Almost every year since 2001, someone writes about Rodney McAllister. We wonder what he would be doing with his life now. Some blame the welfare system that did not intercede when this child went to school in the Midwest winter without a coat. Some blame the teacher for not calling for help for Rodney and his brother. 

We all wish we could have helped this “sweetheart of a kid.” And we all believe that this shows the failure of America to the children we profess to protect and cherish--children we promised not to leave behind. 

After months of sadness in 2001, I contacted Lt. Ron Henderson at St. Louis Police Department to ask how he was dealing with this horrific incident. He said he was still struggling with it and could not get Rodney out of his mind. Neither could I, and I still can’t — almost 20 years later. Who would Rodney be today if he had the chance to pursue his life.  Regardless of the hardships, would he have finished school, perhaps pursued a career in sports, graduated from college and have a family of his own to love and experience the love of which his childhood had been robbed.          

Teri Power of St. Louis wrote a letter to the editor of the St. Louis American on January 31, 2013, stating: “When one of our own, a child, neglected by his drug-addicted mother, is killed in such a savage manner, we all need to remember his name and take action to prevent another gruesome untimely death of a child. We erected a statue in honor of Rodney McAllister in Ivory Perry Park where Rodney died.”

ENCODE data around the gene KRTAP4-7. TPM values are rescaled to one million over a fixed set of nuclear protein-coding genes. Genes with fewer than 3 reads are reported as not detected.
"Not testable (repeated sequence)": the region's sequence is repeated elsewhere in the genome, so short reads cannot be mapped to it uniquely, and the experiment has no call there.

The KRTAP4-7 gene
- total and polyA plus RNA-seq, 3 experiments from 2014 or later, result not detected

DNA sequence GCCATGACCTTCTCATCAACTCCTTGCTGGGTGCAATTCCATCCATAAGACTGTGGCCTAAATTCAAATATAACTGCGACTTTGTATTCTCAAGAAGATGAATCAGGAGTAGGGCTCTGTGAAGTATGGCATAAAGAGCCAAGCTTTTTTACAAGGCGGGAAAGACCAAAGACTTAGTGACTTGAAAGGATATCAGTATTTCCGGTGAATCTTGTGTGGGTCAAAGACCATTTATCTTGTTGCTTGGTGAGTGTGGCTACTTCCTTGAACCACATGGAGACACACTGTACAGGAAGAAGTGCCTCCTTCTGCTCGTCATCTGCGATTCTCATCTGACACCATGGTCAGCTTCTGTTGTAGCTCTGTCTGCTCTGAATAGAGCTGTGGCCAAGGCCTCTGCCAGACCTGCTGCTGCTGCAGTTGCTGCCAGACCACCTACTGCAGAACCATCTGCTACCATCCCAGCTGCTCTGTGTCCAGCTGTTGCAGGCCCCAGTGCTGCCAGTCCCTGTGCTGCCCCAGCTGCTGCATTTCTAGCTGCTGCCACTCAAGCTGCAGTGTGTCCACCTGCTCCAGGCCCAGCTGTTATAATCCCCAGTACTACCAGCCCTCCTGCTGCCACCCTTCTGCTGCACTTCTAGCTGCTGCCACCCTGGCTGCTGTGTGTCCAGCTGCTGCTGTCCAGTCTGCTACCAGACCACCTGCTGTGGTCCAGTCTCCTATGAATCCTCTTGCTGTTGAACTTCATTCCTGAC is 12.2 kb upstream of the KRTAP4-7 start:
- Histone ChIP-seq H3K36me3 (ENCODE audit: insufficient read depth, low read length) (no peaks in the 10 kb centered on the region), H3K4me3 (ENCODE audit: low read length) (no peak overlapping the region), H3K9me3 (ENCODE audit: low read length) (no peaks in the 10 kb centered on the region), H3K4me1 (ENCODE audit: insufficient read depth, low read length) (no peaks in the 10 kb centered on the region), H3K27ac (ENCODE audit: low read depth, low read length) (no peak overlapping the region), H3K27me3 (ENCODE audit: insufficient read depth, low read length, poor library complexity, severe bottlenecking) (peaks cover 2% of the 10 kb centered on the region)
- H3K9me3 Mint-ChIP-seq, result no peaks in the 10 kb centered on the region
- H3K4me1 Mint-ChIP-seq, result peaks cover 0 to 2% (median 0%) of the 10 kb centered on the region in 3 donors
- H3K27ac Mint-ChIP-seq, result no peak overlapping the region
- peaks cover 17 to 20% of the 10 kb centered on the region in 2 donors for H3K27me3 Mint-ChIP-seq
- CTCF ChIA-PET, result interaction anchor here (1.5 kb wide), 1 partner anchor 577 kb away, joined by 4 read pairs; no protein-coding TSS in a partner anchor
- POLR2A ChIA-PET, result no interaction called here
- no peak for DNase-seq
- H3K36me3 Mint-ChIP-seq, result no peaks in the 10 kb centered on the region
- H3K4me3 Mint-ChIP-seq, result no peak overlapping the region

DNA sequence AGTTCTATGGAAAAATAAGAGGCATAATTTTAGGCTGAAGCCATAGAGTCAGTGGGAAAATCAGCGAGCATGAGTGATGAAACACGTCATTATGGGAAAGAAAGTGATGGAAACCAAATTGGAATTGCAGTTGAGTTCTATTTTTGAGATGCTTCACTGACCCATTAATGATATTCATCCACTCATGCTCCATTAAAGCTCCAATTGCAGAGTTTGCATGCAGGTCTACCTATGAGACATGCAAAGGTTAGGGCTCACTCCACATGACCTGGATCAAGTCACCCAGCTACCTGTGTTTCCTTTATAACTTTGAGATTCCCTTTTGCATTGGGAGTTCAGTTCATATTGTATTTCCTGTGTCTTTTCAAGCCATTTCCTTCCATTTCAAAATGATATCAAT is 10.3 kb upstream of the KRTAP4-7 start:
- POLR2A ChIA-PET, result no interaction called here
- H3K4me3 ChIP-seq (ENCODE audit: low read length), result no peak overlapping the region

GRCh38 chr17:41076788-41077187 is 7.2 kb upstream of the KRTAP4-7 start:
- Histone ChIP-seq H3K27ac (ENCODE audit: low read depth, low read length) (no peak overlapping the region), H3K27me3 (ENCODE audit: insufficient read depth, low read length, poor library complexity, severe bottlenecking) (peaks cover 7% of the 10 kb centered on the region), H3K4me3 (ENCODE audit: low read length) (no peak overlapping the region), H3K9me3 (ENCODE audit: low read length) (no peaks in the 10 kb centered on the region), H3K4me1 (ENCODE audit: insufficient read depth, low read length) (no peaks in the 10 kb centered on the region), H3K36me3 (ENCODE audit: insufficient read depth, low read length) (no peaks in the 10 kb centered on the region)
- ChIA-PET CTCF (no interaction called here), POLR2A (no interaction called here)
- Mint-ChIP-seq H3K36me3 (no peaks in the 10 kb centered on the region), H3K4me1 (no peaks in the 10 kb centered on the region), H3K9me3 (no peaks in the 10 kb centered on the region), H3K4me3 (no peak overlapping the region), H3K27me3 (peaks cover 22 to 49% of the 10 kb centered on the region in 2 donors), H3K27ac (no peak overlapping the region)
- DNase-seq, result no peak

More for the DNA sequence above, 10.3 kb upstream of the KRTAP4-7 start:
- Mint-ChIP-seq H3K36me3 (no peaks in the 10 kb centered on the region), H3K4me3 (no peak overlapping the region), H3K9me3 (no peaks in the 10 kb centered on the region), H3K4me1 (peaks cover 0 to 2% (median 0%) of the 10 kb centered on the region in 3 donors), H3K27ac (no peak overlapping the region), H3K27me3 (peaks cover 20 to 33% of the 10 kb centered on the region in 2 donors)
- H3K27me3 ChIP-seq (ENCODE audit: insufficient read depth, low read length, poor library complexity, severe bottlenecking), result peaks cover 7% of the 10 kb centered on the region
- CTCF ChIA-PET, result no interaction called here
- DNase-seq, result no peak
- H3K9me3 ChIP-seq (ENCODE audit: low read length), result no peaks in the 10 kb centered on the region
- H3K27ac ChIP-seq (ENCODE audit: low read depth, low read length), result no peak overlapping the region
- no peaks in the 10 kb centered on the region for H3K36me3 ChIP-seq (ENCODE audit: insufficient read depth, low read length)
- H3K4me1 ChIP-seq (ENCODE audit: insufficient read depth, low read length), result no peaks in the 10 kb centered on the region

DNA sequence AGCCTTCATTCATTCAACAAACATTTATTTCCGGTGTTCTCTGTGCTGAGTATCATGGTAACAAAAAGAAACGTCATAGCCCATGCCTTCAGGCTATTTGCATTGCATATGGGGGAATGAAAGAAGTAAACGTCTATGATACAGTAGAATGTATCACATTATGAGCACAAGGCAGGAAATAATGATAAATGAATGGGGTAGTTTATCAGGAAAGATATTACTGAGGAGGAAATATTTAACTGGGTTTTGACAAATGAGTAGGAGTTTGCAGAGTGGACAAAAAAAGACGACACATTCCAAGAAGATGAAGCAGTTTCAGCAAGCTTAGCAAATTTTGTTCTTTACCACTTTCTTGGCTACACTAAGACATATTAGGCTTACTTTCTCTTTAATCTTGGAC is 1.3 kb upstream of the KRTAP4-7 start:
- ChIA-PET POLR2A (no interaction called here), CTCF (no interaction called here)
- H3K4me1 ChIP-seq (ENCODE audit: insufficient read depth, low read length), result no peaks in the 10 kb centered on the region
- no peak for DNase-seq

Let’s hope that Rodney McAllister lives in our hearts to remind us that, in this land of plenty, there are still children without a coat in the winter, and who wear shoes that don’t fit AND, there are still an inexcusable number of dogs attacking adults and children in the streets of every major city in America. 


In October 2019, the last stop on the “Grief, Love and Fury” tour conducted by a group called Women’s Voices Raised for Justice, visited the plaque that marks the memorial for Rodney McAllister, and wrote: 

“To honor Rodney’s memory, a short program was held at the memorial on Thursday, March 5, 2020, the 19th anniversary of his death. . .We hope you will attend in remembrance of this tragedy with hopes it will never be repeated.” 

“While this activity may not easily fit into everyone’s definition of “social justice,” it does demonstrate compassion, caring and the determination to remember that Rodney McAllister’s life mattered.”